Perhaps the most momentous part of the Trump administration’s National Security Strategy (NSS) was its acknowledgment that the U.S. government’s historical premise “that support for China’s rise and for its integration into the post-war international order would liberalize China” was wrong. Recent events indicate that not only was the theory underlying all U.S.-China policy for nearly 50 years incorrect, but that perhaps the opposite is true: Support for China’s rise and for its integration into the post-war international order has actually illiberalized America.
Stated differently, there is a case to be made that since President Richard Nixon’s historic 1972 visit to China, the United States has become more like China than China has become like us. We may have been sowing the seeds of our own destruction. …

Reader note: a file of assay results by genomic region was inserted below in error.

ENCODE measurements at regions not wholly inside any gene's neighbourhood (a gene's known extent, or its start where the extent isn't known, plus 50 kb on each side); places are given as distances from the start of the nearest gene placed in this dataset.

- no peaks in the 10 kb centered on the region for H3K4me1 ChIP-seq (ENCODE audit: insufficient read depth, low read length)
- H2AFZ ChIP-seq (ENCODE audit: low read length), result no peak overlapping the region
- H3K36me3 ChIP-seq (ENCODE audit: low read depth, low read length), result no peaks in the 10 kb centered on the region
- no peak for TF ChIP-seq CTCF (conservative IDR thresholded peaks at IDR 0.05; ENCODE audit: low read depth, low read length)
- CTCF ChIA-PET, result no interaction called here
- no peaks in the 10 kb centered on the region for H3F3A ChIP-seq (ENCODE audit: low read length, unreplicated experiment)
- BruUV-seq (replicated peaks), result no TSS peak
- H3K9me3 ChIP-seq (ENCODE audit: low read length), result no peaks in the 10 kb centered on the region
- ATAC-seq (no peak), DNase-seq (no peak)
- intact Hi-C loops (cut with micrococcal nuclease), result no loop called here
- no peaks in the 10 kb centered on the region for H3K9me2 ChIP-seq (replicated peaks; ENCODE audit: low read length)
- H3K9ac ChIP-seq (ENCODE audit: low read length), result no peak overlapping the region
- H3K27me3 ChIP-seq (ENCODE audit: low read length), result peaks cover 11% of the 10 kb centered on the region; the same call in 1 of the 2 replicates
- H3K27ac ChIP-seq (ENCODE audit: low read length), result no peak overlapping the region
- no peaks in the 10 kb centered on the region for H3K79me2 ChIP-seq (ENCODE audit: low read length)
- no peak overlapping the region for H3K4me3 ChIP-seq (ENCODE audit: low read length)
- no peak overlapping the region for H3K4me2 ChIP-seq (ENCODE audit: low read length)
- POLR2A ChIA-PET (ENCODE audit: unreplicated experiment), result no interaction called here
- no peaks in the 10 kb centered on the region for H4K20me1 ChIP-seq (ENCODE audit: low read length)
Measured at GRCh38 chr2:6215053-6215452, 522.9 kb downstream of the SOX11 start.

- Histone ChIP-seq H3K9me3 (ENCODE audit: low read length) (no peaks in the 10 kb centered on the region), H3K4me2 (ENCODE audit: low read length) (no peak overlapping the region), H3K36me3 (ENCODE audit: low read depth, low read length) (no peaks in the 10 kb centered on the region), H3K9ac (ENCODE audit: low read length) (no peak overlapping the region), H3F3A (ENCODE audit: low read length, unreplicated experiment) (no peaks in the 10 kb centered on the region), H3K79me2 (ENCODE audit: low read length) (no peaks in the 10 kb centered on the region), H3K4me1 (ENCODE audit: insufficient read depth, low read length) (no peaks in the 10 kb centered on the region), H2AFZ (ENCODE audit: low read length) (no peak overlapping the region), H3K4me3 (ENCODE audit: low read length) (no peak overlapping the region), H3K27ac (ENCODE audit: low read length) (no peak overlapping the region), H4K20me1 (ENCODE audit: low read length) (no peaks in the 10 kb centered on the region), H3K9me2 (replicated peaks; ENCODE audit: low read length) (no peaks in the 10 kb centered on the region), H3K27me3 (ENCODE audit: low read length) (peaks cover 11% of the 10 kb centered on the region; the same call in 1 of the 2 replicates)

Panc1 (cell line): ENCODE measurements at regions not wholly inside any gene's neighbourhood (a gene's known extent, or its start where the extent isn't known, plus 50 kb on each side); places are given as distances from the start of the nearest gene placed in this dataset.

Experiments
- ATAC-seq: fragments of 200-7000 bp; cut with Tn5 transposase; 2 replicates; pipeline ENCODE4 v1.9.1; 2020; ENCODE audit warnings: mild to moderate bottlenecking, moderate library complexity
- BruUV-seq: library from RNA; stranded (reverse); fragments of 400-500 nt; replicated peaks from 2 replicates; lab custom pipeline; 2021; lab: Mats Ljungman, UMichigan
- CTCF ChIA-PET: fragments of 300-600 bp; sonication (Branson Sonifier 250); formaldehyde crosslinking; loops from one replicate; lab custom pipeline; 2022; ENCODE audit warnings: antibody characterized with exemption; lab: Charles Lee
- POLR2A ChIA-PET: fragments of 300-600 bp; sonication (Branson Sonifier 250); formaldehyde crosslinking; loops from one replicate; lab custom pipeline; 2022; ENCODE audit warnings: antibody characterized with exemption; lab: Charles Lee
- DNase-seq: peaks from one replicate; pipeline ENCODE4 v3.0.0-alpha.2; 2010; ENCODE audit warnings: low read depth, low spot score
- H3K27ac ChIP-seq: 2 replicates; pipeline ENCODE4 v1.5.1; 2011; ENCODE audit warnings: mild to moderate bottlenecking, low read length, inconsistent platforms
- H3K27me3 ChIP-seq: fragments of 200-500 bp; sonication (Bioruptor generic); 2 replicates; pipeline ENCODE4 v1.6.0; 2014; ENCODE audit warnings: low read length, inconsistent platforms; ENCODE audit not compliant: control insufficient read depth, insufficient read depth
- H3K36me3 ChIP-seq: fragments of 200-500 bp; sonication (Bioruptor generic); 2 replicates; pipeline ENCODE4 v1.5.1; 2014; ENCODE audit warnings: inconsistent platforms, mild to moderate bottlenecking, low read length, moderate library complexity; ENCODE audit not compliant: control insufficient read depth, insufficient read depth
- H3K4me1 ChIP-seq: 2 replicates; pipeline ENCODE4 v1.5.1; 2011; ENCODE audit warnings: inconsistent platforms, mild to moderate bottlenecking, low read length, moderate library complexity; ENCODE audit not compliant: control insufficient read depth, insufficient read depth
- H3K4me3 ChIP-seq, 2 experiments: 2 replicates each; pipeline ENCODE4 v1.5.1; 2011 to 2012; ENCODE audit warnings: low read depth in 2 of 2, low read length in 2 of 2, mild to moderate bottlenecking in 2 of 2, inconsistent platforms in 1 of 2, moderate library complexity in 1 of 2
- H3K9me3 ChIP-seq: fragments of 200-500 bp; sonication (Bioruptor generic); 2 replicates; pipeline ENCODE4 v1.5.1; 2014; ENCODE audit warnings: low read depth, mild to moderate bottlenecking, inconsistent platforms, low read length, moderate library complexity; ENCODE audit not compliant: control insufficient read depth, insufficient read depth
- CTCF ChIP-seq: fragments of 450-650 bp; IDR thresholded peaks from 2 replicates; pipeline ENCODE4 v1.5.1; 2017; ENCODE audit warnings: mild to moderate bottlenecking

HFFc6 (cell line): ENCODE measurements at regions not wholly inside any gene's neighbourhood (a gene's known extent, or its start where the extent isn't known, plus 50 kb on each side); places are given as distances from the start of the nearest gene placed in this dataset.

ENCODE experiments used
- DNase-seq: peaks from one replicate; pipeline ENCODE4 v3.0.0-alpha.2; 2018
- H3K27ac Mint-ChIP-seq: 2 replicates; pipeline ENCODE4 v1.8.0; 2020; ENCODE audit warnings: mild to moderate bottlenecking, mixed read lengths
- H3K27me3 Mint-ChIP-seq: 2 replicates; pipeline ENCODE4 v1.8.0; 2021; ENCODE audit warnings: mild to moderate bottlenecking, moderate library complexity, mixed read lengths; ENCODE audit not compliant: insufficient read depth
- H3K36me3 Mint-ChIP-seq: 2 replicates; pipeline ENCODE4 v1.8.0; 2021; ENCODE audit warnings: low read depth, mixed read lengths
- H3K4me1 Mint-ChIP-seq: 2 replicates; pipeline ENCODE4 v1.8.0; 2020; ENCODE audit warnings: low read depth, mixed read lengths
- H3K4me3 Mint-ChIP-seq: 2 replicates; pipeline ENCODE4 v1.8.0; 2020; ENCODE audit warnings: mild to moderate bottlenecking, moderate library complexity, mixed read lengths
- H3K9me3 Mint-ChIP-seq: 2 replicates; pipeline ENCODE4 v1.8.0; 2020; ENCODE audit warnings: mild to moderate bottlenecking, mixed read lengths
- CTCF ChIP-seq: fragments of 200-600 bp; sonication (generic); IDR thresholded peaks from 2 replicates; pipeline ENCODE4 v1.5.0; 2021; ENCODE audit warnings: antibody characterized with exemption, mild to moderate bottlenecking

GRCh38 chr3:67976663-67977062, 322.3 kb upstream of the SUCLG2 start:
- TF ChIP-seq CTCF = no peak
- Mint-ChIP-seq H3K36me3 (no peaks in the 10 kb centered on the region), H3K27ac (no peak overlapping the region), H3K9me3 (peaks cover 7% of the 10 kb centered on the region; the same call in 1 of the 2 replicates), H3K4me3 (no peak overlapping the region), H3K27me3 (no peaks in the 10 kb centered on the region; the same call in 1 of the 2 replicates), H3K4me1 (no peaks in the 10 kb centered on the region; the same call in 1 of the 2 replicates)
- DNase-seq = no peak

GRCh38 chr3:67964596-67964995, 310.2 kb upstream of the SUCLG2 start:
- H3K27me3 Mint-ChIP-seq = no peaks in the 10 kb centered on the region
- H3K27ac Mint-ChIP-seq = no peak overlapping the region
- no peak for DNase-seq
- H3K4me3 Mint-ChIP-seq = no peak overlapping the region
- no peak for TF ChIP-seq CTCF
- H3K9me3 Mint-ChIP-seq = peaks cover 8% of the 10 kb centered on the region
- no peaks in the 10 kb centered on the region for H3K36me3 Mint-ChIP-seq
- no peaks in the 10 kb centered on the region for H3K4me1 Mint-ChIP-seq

… If we desire to retain our liberties, we Americans, and all Westerners, have to ask ourselves some tough questions: Do we want to be active collaborators with a regime that ultimately seeks to dominate us? Is there any way to engage in commerce in areas of strategic import or societal influence without the CCP corroding us, while we strengthen it? Can one have a “win-win” relationship with a regime whose chief ambition is global hegemony, and that believes in engaging in unrestricted warfare to achieve it?
Or, is decoupling—among other things, restructuring the world economic architecture developed over the last 40 years, including ripping apart global supply chains—or at a minimum the credible threat to do so, the only ultimate option to cause fundamental change?